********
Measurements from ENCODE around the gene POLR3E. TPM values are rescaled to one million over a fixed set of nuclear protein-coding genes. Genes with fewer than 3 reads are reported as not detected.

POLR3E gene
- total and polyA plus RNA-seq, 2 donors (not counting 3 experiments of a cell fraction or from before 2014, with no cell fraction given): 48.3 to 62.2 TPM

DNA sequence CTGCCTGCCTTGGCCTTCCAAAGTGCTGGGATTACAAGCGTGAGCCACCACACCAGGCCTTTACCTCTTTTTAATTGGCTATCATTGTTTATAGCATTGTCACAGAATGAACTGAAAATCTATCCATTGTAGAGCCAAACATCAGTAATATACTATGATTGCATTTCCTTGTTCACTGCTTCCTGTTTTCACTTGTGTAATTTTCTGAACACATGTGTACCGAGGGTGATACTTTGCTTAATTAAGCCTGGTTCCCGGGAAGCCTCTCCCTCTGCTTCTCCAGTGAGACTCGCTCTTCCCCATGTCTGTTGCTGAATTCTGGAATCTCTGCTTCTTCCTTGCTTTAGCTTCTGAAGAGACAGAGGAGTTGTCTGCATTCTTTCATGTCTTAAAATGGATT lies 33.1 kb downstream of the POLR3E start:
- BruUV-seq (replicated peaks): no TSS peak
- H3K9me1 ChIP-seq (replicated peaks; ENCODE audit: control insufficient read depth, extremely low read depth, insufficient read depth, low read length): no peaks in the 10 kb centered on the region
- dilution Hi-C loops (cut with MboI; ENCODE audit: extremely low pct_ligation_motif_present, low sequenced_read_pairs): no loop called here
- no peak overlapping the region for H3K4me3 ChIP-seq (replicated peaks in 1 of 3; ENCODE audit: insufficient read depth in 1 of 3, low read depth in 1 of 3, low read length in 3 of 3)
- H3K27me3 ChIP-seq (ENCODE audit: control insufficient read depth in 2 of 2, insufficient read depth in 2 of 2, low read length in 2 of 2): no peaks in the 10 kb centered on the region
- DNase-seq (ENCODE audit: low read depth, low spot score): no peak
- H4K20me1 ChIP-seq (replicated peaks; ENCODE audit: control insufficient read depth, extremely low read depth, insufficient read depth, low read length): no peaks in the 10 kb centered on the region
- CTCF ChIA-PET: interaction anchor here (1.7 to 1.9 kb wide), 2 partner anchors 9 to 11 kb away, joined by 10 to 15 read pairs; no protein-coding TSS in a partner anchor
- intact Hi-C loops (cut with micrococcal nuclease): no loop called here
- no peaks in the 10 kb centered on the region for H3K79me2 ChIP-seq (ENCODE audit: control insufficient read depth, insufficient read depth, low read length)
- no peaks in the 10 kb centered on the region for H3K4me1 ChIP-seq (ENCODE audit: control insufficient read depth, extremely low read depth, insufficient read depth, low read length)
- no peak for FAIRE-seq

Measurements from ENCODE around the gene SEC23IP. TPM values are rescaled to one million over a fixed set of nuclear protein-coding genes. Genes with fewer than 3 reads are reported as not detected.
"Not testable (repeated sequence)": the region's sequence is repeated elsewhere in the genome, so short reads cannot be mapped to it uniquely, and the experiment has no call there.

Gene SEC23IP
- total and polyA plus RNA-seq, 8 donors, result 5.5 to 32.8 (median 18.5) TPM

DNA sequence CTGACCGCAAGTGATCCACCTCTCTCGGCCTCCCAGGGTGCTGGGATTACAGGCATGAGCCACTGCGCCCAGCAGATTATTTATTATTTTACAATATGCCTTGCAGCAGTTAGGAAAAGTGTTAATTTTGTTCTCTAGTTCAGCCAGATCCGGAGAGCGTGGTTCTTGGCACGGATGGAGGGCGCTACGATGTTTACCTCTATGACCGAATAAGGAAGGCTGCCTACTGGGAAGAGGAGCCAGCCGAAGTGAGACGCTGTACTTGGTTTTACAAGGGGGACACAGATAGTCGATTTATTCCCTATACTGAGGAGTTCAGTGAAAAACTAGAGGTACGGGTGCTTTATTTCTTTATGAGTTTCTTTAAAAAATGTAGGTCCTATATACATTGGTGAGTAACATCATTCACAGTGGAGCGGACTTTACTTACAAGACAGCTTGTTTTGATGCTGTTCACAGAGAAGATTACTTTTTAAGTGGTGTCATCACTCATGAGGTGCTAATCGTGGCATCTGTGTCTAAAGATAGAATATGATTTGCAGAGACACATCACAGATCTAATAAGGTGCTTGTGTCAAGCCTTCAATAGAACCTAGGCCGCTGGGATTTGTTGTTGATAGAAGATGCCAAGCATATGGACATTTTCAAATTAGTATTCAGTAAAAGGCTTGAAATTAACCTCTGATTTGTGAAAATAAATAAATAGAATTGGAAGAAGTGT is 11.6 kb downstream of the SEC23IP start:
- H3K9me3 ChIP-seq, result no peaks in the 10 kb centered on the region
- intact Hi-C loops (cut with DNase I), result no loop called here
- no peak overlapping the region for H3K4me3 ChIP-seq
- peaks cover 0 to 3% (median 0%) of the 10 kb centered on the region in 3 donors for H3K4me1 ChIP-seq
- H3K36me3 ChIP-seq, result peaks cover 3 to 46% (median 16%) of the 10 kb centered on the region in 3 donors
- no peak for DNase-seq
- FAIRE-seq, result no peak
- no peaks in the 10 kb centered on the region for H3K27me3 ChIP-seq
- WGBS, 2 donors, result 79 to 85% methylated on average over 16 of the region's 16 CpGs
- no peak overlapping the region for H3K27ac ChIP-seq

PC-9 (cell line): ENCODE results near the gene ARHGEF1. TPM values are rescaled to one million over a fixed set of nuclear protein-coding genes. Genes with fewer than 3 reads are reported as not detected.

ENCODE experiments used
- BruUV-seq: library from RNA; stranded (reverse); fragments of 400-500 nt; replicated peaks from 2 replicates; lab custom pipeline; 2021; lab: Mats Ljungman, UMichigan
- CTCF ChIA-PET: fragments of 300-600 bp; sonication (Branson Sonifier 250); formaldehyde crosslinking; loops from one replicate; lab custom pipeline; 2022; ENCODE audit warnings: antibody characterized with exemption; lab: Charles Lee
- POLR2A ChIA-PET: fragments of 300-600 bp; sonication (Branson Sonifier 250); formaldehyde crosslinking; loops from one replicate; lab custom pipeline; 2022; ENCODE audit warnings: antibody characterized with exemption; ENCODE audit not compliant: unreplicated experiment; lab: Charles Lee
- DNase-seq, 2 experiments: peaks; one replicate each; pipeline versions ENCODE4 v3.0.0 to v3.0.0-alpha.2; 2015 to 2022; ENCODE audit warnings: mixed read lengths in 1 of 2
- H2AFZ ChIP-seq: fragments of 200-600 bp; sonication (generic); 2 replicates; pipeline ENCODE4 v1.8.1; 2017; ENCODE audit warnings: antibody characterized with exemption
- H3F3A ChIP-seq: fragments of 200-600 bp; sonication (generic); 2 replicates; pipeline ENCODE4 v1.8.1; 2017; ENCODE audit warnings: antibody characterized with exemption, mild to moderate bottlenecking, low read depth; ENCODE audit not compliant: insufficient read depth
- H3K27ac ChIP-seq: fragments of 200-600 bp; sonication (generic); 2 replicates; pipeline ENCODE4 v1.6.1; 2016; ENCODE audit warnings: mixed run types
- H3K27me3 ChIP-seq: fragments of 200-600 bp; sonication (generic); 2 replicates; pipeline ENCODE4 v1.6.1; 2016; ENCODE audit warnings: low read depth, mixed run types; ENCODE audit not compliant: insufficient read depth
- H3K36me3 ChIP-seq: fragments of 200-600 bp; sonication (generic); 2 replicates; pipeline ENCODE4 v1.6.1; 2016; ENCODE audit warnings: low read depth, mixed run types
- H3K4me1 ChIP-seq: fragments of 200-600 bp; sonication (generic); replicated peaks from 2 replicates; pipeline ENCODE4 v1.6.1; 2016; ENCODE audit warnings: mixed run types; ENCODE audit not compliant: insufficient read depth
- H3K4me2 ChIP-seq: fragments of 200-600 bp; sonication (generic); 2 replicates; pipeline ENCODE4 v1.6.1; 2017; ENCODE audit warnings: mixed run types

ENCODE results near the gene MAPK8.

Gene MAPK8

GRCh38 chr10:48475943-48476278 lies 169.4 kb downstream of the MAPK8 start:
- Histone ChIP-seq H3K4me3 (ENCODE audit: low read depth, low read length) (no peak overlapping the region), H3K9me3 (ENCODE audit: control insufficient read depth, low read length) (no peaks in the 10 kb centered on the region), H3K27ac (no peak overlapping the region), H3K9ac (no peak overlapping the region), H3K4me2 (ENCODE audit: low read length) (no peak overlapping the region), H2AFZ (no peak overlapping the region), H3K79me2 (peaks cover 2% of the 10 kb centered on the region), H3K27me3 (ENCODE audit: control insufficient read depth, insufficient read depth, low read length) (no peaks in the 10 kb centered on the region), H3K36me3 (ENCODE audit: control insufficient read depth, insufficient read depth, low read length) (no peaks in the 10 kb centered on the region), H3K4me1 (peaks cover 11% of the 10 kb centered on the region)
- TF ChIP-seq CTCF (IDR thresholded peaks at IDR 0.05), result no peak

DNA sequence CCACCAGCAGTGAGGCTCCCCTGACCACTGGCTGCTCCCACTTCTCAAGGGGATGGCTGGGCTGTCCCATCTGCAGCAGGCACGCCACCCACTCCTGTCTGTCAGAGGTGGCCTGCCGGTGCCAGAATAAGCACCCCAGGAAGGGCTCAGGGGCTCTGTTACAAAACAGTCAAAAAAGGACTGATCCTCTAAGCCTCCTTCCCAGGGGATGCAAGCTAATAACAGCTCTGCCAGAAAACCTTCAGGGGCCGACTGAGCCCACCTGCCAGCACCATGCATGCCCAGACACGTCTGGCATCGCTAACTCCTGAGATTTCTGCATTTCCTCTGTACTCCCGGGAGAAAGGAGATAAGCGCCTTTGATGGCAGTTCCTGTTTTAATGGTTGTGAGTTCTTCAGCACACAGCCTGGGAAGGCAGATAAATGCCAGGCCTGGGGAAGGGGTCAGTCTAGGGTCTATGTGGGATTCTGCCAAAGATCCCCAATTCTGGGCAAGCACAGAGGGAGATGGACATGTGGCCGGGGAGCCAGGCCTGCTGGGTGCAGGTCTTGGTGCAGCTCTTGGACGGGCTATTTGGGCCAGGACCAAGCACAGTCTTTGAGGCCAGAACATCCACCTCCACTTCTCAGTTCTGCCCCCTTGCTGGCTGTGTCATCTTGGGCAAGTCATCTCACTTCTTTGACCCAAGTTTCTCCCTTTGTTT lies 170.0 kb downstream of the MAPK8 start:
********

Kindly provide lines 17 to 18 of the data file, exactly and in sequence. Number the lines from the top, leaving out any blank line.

Measurements from ENCODE around the gene SEC23IP. TPM values are rescaled to one million over a fixed set of nuclear protein-coding genes. Genes with fewer than 3 reads are reported as not detected.
"Not testable (repeated sequence)": the region's sequence is repeated elsewhere in the genome, so short reads cannot be mapped to it uniquely, and the experiment has no call there.